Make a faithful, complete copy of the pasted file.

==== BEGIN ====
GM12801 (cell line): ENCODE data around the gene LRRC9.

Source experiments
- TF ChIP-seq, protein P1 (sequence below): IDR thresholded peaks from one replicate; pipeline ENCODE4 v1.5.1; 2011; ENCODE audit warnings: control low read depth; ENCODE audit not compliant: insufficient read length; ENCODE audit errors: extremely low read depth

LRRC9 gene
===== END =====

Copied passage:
GM12801 (cell line): ENCODE data around the gene LRRC9.

Source experiments
- TF ChIP-seq, protein P1 (sequence below): IDR thresholded peaks from one replicate; pipeline ENCODE4 v1.5.1; 2011; ENCODE audit warnings: control low read depth; ENCODE audit not compliant: insufficient read length; ENCODE audit errors: extremely low read depth

LRRC9 gene